I test drive a lot of cars, but one feature I often overlook is cruise control. This is partly because I spent the last decade in Southern California, where freeway driving is often defined by low-speed, high-traffic, stop-and-go motoring.
Sure, there are opportunities to drive for long stretches and not encounter much traffic. But I tend to enjoy the physical process of driving, so switching on the cruise control and “disconnecting” from drive isn’t something I’m prone to do.
However, I recently took a Ford Fusion Hybrid on a long drive on the East Coast. This is a very nice midsize sedan that’s very affordably priced at just over $US26,000 — and that gets very good gas mileage, at about 41 mpg city/highway combined.
And it has an cool optional feature, something called “adaptive cruise control” (ACC).
This is like the cruise control we all know and love (but might rarely use) — with a brain. A small, limited brain that can only do a few things. But still, a brain.
You switch it on and set it as you would regular cruise control, and you can adjust it using conveniently located controls on the Fusion’s steering wheel. But when you get into a bit of traffic on the highway, you notice something…different.
The cruise control figures out how fast or slow the car in front of you is going, how far away your are, and adjusts your speed accordingly. You don’t have to go to the controls yourself, and you don’t have to brake or accelerate. You can literally just sit there — keeping your hands on the wheel, of course. Once the traffic clears, the ACC takes you back to your original speed.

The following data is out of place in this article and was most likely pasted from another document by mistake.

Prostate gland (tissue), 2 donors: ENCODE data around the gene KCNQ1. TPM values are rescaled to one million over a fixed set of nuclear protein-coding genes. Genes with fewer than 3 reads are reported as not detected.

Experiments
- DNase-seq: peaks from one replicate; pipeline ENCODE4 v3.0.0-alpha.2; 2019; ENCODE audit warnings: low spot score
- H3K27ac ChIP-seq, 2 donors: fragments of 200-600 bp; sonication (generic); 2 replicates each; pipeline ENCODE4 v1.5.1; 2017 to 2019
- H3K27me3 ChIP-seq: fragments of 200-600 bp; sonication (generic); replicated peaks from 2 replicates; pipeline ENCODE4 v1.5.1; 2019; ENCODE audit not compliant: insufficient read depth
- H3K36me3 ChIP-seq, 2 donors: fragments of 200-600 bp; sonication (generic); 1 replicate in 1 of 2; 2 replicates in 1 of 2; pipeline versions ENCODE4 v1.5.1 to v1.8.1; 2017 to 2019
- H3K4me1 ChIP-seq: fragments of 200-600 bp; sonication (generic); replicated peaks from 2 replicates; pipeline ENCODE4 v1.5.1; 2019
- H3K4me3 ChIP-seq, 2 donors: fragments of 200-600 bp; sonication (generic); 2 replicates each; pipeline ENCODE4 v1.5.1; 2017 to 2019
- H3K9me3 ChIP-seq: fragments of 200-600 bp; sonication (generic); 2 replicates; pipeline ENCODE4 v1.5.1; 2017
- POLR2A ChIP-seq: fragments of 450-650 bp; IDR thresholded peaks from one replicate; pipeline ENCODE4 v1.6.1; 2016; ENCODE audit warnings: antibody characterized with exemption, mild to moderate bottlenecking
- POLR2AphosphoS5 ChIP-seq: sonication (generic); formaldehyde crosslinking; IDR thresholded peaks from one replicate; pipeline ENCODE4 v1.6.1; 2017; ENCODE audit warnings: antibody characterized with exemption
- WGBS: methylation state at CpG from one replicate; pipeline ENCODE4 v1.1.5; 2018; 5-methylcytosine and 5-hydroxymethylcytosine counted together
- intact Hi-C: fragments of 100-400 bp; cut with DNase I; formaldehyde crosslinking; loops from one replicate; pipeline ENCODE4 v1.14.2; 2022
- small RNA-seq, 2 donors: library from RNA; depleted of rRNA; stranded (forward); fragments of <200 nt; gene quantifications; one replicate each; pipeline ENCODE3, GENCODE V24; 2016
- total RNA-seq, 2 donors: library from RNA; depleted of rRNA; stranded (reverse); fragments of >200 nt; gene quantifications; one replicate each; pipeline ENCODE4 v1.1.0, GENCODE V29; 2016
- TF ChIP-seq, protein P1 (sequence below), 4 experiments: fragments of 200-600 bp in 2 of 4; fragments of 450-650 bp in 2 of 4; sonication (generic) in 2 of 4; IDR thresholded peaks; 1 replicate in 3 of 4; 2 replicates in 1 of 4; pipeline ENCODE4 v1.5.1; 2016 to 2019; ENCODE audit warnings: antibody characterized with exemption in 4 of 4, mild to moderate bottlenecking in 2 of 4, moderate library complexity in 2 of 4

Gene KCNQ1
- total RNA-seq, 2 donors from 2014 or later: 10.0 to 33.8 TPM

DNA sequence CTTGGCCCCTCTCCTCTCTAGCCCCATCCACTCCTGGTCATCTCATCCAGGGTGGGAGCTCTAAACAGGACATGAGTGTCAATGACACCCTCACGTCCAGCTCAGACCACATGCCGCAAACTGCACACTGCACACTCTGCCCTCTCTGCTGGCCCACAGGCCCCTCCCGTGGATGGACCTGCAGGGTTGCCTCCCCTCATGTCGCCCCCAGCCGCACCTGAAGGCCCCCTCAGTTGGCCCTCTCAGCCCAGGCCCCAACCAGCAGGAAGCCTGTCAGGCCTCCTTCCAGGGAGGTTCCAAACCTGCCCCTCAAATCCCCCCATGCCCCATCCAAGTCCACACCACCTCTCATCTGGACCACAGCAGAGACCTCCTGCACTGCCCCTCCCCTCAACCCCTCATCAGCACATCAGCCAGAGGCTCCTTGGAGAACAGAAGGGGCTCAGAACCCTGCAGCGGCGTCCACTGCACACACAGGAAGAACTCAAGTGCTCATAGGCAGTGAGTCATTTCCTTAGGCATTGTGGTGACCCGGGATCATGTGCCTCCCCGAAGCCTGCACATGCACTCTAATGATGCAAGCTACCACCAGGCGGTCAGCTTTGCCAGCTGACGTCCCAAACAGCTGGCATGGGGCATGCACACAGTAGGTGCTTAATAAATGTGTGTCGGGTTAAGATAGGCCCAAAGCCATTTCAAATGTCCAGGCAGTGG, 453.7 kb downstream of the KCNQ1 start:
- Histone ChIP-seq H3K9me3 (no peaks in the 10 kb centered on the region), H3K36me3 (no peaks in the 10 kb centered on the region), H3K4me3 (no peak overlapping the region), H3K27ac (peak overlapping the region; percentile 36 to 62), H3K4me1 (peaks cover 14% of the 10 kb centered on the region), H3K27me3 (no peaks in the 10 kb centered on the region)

If this sounds disorienting, it is — at first. But you get used to it in a hurry.
It’s a trust thing. But it’s an easy trust thing.
And if anything goes wrong, the system can alert you to a possible collision and prepare the brakes to be applied hard, which is what you have to do if you want a car moving at highway speeds to stop fast.
ACC is on the leading edge of various trends that will eventually lead to self-driving cars. It’s reliable and safe enough to be a $US1,000 option on the Fusion, and consumers can get it in many other cars at this point. It’s also part of systems that are more elaborate, such as in the Infiniti Q50 Hybrid we recently reviewed. But on balance, the Fusion’s ACC performs just fine and is certainly worth looking at, given the price.
Over the next decade, early technologies like ACC will be coupled with more advanced sensors, radars, data-processing, and vehicle-awareness systems. These ad-ons could make a self-driving car a near-reality before companies like Google bring a fully integrated self-driving technology to the market.
As it turns out, Ford is using the Fusion as a platform to test its own self-driving tech:
Tesla CEO Elon Musk just said that his company’s cars will be able to go on “full auto-pilot” in less than a decade — and what he means by that isn’t that Tesla will build a self-driving car from scratch, but rather than Teslas will have a suite of technologies that allow the driver to turn over control, without worry.
I was impressed with how effective ACC was on the Fusion. It made a long drive much, much easier (it doesn’t relieve the driver from responsibility for actually driving the car, however). But it also made me realise that the self-driving future might be a lot closer than anyone thinks.
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